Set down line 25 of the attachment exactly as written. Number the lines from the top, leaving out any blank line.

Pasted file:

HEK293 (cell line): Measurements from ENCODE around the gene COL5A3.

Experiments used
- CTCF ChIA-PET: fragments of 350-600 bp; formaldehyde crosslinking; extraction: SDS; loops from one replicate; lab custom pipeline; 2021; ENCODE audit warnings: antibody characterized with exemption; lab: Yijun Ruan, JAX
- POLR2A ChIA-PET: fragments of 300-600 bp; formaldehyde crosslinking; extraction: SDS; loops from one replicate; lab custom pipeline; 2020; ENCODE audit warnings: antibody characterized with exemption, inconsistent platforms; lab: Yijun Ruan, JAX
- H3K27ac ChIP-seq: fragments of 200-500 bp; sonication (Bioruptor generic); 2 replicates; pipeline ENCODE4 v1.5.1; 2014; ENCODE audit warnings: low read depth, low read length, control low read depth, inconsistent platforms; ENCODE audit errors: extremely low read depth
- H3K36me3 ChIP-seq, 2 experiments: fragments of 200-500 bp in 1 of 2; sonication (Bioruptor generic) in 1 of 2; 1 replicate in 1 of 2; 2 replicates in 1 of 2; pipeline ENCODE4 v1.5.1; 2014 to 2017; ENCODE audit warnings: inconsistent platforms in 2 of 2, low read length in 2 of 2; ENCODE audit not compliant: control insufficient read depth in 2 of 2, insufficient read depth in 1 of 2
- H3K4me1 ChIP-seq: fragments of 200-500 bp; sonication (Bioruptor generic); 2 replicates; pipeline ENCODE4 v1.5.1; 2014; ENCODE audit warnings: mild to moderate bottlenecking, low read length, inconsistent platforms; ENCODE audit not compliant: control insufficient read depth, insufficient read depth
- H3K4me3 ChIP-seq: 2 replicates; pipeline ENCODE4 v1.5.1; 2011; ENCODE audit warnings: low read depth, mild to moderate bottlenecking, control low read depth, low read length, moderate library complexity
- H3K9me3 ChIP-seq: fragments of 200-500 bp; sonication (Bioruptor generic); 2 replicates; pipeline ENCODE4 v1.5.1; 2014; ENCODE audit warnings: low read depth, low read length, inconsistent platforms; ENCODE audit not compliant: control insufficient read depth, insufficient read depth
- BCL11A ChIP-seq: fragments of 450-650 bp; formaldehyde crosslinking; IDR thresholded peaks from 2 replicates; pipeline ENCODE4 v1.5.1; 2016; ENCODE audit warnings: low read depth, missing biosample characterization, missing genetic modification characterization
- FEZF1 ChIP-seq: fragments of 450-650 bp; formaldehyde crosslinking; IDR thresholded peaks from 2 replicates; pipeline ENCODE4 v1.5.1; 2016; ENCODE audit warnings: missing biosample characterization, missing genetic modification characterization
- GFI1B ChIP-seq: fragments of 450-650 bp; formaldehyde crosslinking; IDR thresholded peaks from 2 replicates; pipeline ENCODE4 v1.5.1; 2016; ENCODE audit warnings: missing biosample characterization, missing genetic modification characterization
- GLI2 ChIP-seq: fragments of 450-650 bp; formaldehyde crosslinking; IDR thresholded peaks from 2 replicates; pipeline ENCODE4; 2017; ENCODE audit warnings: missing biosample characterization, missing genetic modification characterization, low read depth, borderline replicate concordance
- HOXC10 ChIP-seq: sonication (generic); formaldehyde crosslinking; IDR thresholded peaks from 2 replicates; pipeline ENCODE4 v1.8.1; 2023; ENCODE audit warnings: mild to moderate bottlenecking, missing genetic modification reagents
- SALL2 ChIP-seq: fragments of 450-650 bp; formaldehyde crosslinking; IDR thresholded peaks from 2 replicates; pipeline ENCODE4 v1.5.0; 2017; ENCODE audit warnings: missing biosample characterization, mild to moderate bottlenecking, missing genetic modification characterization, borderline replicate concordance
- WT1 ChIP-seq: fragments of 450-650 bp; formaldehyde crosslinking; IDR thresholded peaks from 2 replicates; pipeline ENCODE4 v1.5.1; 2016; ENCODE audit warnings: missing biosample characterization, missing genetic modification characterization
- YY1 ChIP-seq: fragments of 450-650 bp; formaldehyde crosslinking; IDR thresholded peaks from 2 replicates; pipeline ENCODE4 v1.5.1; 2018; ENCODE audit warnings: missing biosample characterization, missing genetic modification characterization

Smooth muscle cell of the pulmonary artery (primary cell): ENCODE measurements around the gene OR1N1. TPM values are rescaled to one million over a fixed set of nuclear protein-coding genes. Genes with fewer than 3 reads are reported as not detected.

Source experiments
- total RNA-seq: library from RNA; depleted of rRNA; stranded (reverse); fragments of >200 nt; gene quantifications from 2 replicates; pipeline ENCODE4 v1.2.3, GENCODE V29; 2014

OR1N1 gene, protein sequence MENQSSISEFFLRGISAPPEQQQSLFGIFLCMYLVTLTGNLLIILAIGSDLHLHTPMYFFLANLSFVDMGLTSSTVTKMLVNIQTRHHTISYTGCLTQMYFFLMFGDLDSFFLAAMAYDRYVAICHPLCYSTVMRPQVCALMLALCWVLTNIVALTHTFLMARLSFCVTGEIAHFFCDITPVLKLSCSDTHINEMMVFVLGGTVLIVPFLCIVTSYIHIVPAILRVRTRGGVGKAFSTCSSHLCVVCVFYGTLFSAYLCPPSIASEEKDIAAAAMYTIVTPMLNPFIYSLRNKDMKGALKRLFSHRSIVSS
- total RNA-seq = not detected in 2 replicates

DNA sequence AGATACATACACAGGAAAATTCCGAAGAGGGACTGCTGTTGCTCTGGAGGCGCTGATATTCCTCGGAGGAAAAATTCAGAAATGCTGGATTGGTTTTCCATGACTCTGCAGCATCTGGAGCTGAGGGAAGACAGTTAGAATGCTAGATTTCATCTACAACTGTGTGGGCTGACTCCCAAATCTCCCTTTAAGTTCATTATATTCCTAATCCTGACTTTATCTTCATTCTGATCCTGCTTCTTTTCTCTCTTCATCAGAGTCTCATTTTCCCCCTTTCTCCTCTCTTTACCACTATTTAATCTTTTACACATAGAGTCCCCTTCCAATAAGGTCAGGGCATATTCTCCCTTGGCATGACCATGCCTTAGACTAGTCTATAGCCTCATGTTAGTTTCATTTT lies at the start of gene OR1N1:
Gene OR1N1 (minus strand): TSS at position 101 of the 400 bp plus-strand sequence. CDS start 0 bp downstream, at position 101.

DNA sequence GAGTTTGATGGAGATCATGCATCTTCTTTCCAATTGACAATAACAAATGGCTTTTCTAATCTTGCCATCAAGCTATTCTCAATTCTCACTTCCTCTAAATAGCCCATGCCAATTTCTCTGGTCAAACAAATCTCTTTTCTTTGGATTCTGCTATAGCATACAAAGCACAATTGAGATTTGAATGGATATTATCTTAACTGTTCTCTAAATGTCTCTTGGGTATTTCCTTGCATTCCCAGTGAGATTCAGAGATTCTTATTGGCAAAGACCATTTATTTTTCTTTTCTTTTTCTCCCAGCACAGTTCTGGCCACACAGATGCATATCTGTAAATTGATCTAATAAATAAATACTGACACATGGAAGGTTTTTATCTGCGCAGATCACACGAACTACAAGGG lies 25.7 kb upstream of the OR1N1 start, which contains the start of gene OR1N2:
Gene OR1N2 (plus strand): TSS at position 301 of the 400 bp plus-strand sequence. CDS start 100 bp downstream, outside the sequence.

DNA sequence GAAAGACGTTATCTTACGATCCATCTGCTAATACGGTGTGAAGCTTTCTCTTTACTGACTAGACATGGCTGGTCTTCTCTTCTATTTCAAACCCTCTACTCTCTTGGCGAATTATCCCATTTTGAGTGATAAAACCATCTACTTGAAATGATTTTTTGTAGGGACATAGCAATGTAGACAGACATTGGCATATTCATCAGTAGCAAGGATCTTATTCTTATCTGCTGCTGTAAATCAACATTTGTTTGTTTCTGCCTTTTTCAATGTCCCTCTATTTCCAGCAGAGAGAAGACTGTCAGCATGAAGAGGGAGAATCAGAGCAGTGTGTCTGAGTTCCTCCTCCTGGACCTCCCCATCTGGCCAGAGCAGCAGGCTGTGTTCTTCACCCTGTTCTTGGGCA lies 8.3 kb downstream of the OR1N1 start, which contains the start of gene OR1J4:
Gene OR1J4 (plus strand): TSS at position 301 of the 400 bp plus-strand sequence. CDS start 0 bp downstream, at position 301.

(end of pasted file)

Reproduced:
DNA sequence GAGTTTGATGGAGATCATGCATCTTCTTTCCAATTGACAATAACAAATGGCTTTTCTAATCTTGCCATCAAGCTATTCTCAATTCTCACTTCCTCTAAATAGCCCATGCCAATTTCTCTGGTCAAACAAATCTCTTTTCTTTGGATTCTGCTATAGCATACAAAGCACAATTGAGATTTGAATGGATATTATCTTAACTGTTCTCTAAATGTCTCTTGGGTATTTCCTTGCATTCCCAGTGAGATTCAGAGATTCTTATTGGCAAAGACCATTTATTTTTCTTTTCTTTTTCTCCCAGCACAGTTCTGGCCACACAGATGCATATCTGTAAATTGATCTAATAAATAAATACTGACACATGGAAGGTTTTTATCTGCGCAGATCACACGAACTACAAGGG lies 25.7 kb upstream of the OR1N1 start, which contains the start of gene OR1N2: